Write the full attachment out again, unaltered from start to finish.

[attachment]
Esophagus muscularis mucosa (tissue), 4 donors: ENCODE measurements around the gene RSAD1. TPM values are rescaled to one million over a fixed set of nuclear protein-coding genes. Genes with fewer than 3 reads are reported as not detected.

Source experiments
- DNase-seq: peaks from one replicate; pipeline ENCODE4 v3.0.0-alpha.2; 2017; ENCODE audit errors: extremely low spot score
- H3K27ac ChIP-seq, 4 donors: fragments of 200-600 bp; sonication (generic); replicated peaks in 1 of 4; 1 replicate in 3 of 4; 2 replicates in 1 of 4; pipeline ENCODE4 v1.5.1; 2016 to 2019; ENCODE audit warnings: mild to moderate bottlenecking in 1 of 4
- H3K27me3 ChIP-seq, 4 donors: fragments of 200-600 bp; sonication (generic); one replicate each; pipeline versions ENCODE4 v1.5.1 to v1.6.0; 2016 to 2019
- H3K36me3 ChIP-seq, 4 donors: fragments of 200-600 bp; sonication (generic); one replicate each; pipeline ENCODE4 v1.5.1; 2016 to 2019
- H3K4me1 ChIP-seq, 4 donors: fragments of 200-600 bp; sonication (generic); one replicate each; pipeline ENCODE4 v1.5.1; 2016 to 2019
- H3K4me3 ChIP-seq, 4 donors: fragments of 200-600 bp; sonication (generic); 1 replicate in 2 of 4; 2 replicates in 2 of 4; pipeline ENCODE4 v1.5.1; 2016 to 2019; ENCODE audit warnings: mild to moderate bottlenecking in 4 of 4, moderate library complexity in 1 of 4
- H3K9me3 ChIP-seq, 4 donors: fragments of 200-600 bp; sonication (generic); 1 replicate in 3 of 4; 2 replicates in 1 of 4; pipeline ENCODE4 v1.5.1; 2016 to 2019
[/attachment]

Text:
Esophagus muscularis mucosa (tissue), 4 donors: ENCODE measurements around the gene RSAD1. TPM values are rescaled to one million over a fixed set of nuclear protein-coding genes. Genes with fewer than 3 reads are reported as not detected.

Source experiments
- DNase-seq: peaks from one replicate; pipeline ENCODE4 v3.0.0-alpha.2; 2017; ENCODE audit errors: extremely low spot score
- H3K27ac ChIP-seq, 4 donors: fragments of 200-600 bp; sonication (generic); replicated peaks in 1 of 4; 1 replicate in 3 of 4; 2 replicates in 1 of 4; pipeline ENCODE4 v1.5.1; 2016 to 2019; ENCODE audit warnings: mild to moderate bottlenecking in 1 of 4
- H3K27me3 ChIP-seq, 4 donors: fragments of 200-600 bp; sonication (generic); one replicate each; pipeline versions ENCODE4 v1.5.1 to v1.6.0; 2016 to 2019
- H3K36me3 ChIP-seq, 4 donors: fragments of 200-600 bp; sonication (generic); one replicate each; pipeline ENCODE4 v1.5.1; 2016 to 2019
- H3K4me1 ChIP-seq, 4 donors: fragments of 200-600 bp; sonication (generic); one replicate each; pipeline ENCODE4 v1.5.1; 2016 to 2019
- H3K4me3 ChIP-seq, 4 donors: fragments of 200-600 bp; sonication (generic); 1 replicate in 2 of 4; 2 replicates in 2 of 4; pipeline ENCODE4 v1.5.1; 2016 to 2019; ENCODE audit warnings: mild to moderate bottlenecking in 4 of 4, moderate library complexity in 1 of 4
- H3K9me3 ChIP-seq, 4 donors: fragments of 200-600 bp; sonication (generic); 1 replicate in 3 of 4; 2 replicates in 1 of 4; pipeline ENCODE4 v1.5.1; 2016 to 2019